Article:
Photo: Google Maps
What lies beneath your neighborhood laundromat may involve a whole lot more than an innocuous basement, as Excelsior locals discovered in May. Melissa Mendoza, the owner of Clean Wash at 4690 Mission Street, has been accused of housing dozens of people in unsafe conditions inside her underground lair for the past decade.
City Attorney Dennis Herrera filed a lawsuit against Mendoza and the building’s master tenant, Ernesto Paredes, last Tuesday. Together they are accused of operating a public-nuisance building, failing to respond to numerous code violation notices, as well as violating fire, electrical, plumbing and other municipal codes. The tenants are also suing the duo for a no-fault eviction under the city’s rent ordinance.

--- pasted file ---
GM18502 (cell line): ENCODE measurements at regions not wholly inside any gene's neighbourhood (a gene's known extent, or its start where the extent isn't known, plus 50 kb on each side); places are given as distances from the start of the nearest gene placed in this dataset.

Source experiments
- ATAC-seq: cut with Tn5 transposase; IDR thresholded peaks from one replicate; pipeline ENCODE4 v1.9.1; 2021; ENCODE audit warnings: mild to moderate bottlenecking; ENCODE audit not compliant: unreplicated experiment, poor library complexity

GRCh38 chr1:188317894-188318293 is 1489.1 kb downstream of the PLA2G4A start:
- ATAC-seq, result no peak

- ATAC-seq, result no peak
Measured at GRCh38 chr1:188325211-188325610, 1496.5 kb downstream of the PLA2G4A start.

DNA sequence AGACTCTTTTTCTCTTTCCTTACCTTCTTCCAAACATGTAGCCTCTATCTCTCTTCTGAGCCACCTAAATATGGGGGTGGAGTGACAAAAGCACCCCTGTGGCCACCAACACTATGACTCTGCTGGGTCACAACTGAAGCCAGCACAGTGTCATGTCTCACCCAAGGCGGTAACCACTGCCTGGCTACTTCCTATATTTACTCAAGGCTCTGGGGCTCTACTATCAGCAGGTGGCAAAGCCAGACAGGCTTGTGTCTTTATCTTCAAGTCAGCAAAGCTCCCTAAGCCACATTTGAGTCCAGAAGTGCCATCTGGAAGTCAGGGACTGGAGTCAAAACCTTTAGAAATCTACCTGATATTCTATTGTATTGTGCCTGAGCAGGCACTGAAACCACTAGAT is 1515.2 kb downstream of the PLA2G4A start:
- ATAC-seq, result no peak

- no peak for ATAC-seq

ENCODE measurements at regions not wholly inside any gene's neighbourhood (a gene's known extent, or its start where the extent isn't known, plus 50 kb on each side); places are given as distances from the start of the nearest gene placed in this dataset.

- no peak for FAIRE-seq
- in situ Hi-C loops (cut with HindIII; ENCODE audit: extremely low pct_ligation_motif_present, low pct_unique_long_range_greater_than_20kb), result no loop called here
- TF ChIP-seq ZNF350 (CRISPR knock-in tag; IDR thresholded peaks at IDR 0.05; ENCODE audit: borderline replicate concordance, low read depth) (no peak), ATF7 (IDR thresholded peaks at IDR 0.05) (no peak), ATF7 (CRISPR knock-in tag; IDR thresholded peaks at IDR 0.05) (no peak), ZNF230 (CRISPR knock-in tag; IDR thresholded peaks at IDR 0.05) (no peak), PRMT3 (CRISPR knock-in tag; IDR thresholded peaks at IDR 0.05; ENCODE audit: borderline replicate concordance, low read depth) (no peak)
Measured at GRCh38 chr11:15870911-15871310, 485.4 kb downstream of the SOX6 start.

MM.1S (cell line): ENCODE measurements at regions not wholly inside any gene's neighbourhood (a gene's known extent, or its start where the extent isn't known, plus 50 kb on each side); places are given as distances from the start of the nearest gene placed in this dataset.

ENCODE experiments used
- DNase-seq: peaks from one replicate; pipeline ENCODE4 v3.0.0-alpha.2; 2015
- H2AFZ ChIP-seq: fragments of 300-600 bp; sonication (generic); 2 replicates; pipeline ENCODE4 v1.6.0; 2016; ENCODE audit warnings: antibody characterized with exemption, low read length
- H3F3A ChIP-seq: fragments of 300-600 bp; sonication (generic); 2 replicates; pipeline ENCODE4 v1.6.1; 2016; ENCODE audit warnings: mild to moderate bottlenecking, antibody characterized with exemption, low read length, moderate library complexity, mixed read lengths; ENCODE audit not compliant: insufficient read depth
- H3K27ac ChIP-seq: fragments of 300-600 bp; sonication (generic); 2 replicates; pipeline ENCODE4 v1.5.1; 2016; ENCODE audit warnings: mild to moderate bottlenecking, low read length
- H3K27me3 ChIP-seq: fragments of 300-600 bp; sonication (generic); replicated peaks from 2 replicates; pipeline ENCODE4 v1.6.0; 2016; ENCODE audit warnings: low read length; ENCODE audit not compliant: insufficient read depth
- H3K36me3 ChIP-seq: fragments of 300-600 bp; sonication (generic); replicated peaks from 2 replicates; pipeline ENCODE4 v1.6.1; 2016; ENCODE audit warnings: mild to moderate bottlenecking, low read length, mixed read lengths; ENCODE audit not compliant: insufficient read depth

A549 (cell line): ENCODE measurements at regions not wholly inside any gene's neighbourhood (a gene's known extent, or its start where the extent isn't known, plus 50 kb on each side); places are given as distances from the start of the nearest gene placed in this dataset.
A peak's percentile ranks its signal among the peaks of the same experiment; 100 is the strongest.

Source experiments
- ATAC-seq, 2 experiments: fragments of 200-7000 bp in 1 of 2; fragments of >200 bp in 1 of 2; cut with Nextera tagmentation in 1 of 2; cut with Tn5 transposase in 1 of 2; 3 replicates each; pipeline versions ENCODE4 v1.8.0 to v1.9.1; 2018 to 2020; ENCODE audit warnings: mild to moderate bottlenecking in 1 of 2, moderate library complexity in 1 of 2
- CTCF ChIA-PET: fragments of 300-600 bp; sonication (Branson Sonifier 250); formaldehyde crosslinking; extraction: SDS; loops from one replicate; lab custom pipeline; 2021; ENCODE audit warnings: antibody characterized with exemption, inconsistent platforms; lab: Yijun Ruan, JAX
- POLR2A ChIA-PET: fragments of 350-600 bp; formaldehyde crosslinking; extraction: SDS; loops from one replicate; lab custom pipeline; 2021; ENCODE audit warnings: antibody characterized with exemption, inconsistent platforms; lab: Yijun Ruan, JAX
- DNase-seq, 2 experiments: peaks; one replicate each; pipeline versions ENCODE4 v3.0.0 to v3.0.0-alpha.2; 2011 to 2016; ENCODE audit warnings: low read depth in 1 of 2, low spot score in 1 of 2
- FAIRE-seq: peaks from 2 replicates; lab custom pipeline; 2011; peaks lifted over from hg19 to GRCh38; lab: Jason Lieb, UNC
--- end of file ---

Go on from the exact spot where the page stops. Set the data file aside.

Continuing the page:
The ramshackle living conditions were deemed a veritable “death trap,” an accusation acutely powerful following Oakland’s Ghost Ship tragedy, the fire that killed 36 people due to faulty wiring, labyrinthine passages and a single wooden staircase. The 20 Clean Wash inhabitants were discovered during a fire inspection last Christmas Day. According to SF Gate, “the dank living quarters were rife with leaky pipes and exposed wiring and had a single functioning shower, a rat and roach infestation and ‘rooms’ partitioned off from one another with drywall and wood planks.”
The tenants were being charged up to $900 per month for approximately 150 square feet of living space. Most were adults, but one was a 12-year-old girl. After being given a month to fix the numerous code violations, the Fire Department mandated that the tenants must evacuate within 48 hours, and Paredes was charged $4,262 per unit for relocation costs. Some of the tenants are undocumented immigrants and have limited means of finding stable living conditions.
“You want to send a message that, if you’re going to try to take advantage of your fellow human beings, you’re going to have to pay the consequences,” Supervisor Ahsha Safai told SFGate.